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Author Galluzzi, Paolo, author
Title The Italian Renaissance of machines / Paolo Galluzzi ; translated by Jonathan Mandelbaum
Imprint Cambridge, Massachusetts : Harvard University Press, 2020
book jacket
 Fu Ssu-Nien WTN LANG BK  TJ79 G176 2020    IN PROCESS    30530001365832
Descript xi, 276 pages : illustrations (some color) ; 25 cm
text rdacontent
unmediated rdamedia
volume rdacarrier
Series The Bernard Berenson lectures on the Italian Renaissance
Bernard Berenson lectures on the Italian Renaissance
Note Translated from the Italian
Includes bibliographical references and index
The Sienese machines -- Leonardo versus the "ancient philosophers" -- Immaterial machines
When we celebrate the achievements of the Renaissance, we instinctively refer, above all, to its artistic and literary masterpieces. During the fifteenth and sixteenth centuries, however, the Italian peninsula was the stage of a no-less-impressive revival of technical knowledge and practice. In this rich and lavishly illustrated volume, Paolo Galluzzi guides readers through a singularly inventive period, capturing the fusion of artistry and engineering that spurred some of the Renaissance's greatest technological breakthroughs. Galluzzi traces the emergence of a new and important historical figure: the artist-engineer. In the medieval world, innovators remained anonymous. By the height of the fifteenth century, artist-engineers like Leonardo da Vinci were sought after by powerful patrons, generously remunerated, and exhibited in royal and noble courts. In an age that witnessed continuous wars, the robust expansion of trade and industry, and intense urbanization, these practitioners--with their multiple skills refined in the laboratory that was the Renaissance workshop--became catalysts for change. Renaissance masters were not only astoundingly creative but also championed a new concept of learning, characterized by observation, technical know-how, growing mathematical competence, and prowess at the draftsman's table. The Italian Renaissance of Machines enriches our appreciation for Taccola, Giovanni Fontana, and other masters of the quattrocento and reveals how da Vinci's ambitious achievements paved the way for Galileo's revolutionary mathematical science of mechanics.-- Provided by publisher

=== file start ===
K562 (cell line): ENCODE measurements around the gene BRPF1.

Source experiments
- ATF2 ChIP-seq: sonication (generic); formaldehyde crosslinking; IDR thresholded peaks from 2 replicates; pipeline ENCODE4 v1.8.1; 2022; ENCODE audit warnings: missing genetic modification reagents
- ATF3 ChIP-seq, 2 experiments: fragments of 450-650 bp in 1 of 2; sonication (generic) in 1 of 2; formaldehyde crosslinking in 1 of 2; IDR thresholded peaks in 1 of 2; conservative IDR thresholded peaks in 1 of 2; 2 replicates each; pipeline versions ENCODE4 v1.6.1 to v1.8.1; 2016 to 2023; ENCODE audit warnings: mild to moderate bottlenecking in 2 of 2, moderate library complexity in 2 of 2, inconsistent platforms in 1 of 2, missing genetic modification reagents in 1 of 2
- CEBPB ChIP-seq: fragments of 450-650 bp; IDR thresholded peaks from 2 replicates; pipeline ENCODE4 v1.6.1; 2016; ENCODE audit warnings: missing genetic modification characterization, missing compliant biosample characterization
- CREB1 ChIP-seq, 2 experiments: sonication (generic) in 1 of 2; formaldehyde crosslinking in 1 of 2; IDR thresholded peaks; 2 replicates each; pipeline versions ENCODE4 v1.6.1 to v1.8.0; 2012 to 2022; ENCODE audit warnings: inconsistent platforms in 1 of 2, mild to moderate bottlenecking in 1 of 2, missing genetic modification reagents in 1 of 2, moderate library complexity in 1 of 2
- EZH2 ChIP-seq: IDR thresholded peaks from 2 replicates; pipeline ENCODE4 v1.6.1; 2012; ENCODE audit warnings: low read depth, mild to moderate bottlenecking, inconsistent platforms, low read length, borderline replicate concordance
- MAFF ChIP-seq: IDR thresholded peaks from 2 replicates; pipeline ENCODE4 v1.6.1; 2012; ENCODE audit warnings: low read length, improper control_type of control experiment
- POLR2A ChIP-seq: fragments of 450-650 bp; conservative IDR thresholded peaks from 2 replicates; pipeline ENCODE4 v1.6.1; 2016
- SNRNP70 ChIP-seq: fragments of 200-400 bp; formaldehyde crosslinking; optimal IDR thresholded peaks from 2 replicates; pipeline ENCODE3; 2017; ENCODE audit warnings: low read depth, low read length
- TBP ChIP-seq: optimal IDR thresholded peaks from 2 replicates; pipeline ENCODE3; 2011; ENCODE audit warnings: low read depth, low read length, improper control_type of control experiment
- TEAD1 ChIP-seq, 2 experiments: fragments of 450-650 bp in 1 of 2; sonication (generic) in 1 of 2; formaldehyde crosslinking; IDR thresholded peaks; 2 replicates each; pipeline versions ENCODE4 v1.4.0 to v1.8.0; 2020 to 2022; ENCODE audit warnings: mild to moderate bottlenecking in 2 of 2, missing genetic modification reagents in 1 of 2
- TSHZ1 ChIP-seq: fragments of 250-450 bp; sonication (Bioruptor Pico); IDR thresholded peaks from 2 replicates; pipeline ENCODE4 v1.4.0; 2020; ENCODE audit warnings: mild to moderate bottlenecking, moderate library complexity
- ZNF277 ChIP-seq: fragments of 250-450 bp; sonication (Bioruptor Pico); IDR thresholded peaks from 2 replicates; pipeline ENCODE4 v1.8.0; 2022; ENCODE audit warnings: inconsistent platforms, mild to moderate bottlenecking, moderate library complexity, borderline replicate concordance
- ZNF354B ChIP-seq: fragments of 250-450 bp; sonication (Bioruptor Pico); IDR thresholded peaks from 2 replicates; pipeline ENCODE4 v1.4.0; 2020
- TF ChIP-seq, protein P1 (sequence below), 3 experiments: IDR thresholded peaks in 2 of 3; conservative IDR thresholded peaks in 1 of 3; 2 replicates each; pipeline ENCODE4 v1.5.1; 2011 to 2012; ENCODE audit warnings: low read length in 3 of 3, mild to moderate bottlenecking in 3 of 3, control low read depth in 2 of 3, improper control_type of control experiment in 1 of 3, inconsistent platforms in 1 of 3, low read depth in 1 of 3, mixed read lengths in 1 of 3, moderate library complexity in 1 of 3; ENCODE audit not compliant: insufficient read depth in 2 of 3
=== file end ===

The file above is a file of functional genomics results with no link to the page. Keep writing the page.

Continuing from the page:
Subject Mechanical engineering -- Italy -- History -- 15th century
Mechanical engineering -- Italy -- History -- 16th century
Engineering and the humanities -- Italy -- History -- 15th century
Engineering and the humanities -- Italy -- History -- 16th century
Art and technology -- Italy -- History -- 15th century
Art and technology -- Italy -- History -- 16th century
Renaissance -- Italy
Alt Author Mandelbaum, Jonathan, translator
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